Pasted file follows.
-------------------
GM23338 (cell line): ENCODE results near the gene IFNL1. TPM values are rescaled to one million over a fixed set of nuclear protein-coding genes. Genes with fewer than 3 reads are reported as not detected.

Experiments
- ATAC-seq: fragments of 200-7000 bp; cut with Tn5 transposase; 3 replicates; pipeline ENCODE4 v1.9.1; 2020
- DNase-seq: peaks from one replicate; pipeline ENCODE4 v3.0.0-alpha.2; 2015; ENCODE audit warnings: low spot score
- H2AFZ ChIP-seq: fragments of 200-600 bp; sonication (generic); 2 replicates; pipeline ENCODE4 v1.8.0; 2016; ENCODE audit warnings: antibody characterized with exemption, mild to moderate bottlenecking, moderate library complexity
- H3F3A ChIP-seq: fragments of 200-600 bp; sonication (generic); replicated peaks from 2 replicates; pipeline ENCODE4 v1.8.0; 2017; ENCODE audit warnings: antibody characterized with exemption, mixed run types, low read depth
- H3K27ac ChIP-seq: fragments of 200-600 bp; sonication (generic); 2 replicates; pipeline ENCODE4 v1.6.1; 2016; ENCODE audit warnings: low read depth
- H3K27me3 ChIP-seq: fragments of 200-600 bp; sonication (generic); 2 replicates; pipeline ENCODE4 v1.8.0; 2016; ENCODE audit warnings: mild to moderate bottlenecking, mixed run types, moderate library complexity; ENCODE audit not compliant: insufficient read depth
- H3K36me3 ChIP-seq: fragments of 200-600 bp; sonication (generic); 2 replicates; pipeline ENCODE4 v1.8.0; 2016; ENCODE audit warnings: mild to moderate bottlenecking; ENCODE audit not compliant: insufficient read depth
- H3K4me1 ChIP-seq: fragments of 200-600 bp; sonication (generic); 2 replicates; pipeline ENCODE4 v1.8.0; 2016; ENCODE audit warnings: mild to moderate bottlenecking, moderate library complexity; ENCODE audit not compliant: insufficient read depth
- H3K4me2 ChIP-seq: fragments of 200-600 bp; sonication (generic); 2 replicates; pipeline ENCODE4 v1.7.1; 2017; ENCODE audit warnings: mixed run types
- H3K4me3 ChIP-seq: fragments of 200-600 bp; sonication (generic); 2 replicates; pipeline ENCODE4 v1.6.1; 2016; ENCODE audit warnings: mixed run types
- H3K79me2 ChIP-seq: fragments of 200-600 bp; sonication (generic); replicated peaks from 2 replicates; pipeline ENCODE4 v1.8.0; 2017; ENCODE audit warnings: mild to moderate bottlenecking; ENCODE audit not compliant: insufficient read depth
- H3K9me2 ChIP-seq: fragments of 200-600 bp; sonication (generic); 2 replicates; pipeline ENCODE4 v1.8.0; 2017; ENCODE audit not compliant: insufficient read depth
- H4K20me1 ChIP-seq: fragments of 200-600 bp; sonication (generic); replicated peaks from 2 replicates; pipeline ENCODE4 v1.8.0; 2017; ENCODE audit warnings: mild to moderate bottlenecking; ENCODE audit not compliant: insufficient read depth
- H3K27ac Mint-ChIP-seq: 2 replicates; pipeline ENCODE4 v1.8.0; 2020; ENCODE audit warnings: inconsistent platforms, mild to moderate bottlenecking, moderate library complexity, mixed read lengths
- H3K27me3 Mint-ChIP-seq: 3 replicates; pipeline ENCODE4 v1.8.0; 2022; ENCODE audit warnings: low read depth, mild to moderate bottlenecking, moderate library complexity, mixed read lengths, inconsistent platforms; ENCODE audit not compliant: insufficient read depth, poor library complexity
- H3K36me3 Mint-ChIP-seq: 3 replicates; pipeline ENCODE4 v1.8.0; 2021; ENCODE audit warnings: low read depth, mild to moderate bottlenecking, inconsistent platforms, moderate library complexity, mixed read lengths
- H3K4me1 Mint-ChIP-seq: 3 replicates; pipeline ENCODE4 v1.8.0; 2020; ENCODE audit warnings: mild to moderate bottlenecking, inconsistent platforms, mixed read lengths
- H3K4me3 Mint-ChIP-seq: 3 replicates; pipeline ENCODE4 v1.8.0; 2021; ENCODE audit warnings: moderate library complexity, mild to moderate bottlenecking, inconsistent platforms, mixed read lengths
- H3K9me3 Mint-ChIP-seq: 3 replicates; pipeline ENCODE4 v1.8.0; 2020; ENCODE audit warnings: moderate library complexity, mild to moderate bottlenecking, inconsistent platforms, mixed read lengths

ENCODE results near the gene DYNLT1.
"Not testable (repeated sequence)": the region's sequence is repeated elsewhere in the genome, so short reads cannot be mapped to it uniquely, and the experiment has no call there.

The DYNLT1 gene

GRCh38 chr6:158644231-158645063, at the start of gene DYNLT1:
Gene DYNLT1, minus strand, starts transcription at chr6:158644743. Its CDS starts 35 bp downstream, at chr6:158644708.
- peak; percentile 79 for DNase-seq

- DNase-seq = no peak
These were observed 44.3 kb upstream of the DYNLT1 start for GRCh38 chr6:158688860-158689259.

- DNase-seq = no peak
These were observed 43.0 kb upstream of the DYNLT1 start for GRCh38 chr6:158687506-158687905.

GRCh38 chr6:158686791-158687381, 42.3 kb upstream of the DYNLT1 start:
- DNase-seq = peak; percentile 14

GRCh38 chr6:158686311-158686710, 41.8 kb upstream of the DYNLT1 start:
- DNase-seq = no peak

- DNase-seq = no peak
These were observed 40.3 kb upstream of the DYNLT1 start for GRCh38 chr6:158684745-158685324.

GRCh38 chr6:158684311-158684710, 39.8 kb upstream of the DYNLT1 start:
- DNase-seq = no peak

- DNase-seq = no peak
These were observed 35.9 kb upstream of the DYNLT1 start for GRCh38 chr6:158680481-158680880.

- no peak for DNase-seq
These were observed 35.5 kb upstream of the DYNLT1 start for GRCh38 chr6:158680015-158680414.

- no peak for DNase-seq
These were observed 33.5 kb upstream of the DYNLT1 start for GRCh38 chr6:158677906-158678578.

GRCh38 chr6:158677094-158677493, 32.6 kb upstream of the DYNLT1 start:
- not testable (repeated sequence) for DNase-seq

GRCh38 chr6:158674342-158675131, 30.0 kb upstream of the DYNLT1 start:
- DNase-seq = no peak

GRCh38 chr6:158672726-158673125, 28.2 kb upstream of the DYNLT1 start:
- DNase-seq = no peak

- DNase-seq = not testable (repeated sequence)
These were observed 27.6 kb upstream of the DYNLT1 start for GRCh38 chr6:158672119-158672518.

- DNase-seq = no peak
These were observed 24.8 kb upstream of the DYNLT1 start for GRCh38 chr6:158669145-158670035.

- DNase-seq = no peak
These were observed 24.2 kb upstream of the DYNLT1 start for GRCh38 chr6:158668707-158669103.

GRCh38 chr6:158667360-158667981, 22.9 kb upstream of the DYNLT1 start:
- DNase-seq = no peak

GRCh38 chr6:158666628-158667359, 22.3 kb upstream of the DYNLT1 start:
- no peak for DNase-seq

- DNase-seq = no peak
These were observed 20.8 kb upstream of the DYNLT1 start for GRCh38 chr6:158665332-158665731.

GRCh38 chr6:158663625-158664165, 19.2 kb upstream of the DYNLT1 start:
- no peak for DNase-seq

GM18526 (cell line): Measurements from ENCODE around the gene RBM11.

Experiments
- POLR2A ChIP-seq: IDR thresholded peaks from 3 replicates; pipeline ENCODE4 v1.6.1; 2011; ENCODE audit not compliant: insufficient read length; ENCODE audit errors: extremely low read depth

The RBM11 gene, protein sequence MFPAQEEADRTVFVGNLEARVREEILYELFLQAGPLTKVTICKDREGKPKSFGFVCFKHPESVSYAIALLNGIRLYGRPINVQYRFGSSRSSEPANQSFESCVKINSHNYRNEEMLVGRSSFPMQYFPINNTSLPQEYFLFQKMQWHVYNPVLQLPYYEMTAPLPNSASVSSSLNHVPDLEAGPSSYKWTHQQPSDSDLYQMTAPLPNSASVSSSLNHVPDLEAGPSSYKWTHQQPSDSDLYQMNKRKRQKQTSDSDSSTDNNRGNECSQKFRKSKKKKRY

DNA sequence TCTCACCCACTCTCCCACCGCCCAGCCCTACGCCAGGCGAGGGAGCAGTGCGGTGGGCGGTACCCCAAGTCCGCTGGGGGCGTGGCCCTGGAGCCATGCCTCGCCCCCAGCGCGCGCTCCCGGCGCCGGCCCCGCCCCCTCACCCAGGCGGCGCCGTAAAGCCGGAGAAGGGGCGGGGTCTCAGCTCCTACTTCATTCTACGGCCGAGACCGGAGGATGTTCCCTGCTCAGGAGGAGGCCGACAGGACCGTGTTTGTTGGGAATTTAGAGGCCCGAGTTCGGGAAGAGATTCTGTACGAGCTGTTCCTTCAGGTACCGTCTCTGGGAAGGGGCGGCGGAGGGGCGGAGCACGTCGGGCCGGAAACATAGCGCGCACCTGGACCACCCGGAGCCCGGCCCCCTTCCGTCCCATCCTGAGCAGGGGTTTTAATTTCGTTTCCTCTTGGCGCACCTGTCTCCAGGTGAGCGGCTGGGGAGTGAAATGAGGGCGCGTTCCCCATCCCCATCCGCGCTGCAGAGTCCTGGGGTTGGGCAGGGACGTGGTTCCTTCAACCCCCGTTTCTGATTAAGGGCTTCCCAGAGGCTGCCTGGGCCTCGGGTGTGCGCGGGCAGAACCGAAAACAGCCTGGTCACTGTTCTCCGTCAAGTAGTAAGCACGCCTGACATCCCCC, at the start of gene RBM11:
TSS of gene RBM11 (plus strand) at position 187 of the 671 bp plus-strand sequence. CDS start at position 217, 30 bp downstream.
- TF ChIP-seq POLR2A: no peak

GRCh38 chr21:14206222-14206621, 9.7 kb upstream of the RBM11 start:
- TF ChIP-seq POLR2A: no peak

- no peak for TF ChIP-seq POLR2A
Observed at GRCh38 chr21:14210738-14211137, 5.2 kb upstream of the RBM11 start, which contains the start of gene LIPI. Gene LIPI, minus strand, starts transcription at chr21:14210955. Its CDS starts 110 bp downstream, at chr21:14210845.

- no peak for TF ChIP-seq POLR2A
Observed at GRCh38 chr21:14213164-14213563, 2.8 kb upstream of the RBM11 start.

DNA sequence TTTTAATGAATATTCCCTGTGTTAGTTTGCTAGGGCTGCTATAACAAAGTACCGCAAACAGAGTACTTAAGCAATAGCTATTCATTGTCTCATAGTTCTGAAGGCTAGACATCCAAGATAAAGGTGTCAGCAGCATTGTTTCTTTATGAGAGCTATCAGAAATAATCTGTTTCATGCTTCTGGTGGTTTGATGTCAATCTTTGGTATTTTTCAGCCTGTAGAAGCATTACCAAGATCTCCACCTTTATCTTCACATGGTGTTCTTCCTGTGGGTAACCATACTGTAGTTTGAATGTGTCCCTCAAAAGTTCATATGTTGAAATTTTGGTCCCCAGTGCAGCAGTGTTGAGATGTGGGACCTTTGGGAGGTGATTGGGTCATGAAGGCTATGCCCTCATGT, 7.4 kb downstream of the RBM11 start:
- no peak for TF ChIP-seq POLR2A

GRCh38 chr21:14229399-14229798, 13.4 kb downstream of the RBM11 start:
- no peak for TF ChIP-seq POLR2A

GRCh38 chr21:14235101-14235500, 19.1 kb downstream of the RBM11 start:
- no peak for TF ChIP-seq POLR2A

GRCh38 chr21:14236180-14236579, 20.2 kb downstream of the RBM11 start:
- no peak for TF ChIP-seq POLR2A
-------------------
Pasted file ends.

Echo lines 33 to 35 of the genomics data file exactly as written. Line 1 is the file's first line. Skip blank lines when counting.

- DNase-seq = peak; percentile 14

GRCh38 chr6:158686311-158686710, 41.8 kb upstream of the DYNLT1 start:
- DNase-seq = no peak